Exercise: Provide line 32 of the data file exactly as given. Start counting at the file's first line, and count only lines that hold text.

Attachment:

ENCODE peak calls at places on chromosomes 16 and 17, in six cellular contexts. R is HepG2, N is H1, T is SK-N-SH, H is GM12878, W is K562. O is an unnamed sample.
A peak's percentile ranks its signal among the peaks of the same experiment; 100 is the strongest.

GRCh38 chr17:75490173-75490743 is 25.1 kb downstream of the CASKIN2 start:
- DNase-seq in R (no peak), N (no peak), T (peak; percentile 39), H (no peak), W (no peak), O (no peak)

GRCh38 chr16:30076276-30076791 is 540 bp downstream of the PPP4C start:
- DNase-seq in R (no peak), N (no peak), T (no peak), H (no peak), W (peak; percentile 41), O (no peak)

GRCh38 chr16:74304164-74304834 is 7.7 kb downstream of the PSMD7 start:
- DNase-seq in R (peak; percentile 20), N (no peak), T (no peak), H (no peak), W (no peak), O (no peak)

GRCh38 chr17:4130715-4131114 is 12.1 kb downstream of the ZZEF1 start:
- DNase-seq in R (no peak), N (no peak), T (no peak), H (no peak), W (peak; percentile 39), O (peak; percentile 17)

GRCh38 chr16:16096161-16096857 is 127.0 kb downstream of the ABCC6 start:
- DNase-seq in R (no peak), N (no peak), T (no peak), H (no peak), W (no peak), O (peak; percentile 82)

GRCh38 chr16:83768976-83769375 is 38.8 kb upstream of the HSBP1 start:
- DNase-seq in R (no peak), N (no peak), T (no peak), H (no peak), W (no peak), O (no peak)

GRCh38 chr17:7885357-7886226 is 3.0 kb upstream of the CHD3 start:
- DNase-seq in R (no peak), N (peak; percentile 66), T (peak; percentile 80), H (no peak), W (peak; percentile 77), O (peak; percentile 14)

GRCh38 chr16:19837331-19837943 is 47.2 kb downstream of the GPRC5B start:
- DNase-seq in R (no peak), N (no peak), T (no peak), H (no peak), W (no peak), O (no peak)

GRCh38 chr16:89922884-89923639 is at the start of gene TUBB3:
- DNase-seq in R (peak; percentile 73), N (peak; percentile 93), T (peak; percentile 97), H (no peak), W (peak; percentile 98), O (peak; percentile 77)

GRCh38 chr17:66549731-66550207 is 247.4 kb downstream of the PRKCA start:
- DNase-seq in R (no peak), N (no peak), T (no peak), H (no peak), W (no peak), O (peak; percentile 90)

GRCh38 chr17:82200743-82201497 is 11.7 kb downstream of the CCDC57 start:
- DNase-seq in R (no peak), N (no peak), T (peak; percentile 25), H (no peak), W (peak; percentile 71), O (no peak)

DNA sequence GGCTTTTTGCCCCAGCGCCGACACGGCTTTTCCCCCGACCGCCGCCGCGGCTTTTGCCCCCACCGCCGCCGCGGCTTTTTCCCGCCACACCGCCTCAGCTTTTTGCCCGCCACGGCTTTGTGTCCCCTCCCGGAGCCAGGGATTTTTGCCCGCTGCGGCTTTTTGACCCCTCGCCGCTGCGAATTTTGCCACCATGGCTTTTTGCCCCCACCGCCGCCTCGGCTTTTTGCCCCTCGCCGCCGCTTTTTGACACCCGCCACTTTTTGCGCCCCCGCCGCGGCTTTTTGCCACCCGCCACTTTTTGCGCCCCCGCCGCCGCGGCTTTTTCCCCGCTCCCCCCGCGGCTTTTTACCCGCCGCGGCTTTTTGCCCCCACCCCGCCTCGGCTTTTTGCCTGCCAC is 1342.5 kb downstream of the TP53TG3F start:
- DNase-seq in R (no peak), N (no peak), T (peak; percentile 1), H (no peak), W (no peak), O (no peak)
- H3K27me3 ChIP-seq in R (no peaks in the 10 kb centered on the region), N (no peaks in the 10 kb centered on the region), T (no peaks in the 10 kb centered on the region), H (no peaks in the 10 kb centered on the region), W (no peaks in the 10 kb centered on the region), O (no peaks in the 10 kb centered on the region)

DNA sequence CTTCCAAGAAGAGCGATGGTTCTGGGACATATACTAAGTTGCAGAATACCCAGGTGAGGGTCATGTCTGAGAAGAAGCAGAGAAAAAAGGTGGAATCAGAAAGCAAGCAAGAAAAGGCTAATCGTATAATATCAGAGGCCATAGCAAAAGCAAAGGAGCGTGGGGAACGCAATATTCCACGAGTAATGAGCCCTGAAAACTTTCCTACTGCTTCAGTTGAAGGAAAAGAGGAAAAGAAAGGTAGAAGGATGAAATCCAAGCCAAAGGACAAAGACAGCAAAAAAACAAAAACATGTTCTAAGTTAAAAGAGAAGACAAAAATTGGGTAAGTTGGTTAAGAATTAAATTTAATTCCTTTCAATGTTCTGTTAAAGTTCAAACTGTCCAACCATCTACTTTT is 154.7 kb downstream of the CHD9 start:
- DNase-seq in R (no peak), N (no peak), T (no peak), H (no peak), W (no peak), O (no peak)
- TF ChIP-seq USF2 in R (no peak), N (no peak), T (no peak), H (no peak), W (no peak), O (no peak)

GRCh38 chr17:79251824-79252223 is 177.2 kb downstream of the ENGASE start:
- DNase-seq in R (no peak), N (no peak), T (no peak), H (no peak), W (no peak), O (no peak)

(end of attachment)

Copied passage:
- DNase-seq in R (no peak), N (no peak), T (no peak), H (no peak), W (no peak), O (no peak)